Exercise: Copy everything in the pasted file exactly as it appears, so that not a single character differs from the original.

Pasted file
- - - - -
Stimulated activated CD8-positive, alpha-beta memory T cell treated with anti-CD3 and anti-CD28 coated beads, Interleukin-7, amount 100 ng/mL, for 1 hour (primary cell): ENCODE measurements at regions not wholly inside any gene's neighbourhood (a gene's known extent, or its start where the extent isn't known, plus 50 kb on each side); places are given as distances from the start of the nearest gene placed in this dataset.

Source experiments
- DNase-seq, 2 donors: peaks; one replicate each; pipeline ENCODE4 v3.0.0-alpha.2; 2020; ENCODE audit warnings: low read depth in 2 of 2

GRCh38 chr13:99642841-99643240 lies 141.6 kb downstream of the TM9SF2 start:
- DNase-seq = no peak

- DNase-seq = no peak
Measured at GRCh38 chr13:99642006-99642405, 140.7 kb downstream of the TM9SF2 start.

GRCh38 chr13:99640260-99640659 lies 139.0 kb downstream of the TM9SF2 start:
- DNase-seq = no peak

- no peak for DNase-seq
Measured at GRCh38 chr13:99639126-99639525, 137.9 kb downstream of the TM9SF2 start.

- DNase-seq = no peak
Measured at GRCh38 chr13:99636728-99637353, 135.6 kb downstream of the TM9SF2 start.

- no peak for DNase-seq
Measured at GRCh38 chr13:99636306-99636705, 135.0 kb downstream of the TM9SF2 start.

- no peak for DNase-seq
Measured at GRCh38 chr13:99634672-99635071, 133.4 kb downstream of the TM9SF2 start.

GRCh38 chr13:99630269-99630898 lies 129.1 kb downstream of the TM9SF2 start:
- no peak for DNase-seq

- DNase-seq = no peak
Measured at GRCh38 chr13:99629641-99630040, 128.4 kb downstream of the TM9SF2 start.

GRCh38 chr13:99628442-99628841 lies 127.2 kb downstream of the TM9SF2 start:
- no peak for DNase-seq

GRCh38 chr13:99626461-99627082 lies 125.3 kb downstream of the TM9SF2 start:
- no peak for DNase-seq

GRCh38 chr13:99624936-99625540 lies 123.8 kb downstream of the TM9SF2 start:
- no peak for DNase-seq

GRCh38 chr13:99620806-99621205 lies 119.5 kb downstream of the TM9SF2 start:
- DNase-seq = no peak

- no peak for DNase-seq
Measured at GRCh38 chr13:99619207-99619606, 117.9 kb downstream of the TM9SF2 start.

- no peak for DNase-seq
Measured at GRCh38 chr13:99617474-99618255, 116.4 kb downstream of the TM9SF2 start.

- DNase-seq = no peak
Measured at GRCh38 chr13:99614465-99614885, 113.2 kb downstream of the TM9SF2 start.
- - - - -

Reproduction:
Stimulated activated CD8-positive, alpha-beta memory T cell treated with anti-CD3 and anti-CD28 coated beads, Interleukin-7, amount 100 ng/mL, for 1 hour (primary cell): ENCODE measurements at regions not wholly inside any gene's neighbourhood (a gene's known extent, or its start where the extent isn't known, plus 50 kb on each side); places are given as distances from the start of the nearest gene placed in this dataset.

Source experiments
- DNase-seq, 2 donors: peaks; one replicate each; pipeline ENCODE4 v3.0.0-alpha.2; 2020; ENCODE audit warnings: low read depth in 2 of 2

GRCh38 chr13:99642841-99643240 lies 141.6 kb downstream of the TM9SF2 start:
- DNase-seq = no peak

- DNase-seq = no peak
Measured at GRCh38 chr13:99642006-99642405, 140.7 kb downstream of the TM9SF2 start.

GRCh38 chr13:99640260-99640659 lies 139.0 kb downstream of the TM9SF2 start:
- DNase-seq = no peak

- no peak for DNase-seq
Measured at GRCh38 chr13:99639126-99639525, 137.9 kb downstream of the TM9SF2 start.

- DNase-seq = no peak
Measured at GRCh38 chr13:99636728-99637353, 135.6 kb downstream of the TM9SF2 start.

- no peak for DNase-seq
Measured at GRCh38 chr13:99636306-99636705, 135.0 kb downstream of the TM9SF2 start.

- no peak for DNase-seq
Measured at GRCh38 chr13:99634672-99635071, 133.4 kb downstream of the TM9SF2 start.

GRCh38 chr13:99630269-99630898 lies 129.1 kb downstream of the TM9SF2 start:
- no peak for DNase-seq

- DNase-seq = no peak
Measured at GRCh38 chr13:99629641-99630040, 128.4 kb downstream of the TM9SF2 start.

GRCh38 chr13:99628442-99628841 lies 127.2 kb downstream of the TM9SF2 start:
- no peak for DNase-seq

GRCh38 chr13:99626461-99627082 lies 125.3 kb downstream of the TM9SF2 start:
- no peak for DNase-seq

GRCh38 chr13:99624936-99625540 lies 123.8 kb downstream of the TM9SF2 start:
- no peak for DNase-seq

GRCh38 chr13:99620806-99621205 lies 119.5 kb downstream of the TM9SF2 start:
- DNase-seq = no peak

- no peak for DNase-seq
Measured at GRCh38 chr13:99619207-99619606, 117.9 kb downstream of the TM9SF2 start.

- no peak for DNase-seq
Measured at GRCh38 chr13:99617474-99618255, 116.4 kb downstream of the TM9SF2 start.

- DNase-seq = no peak
Measured at GRCh38 chr13:99614465-99614885, 113.2 kb downstream of the TM9SF2 start.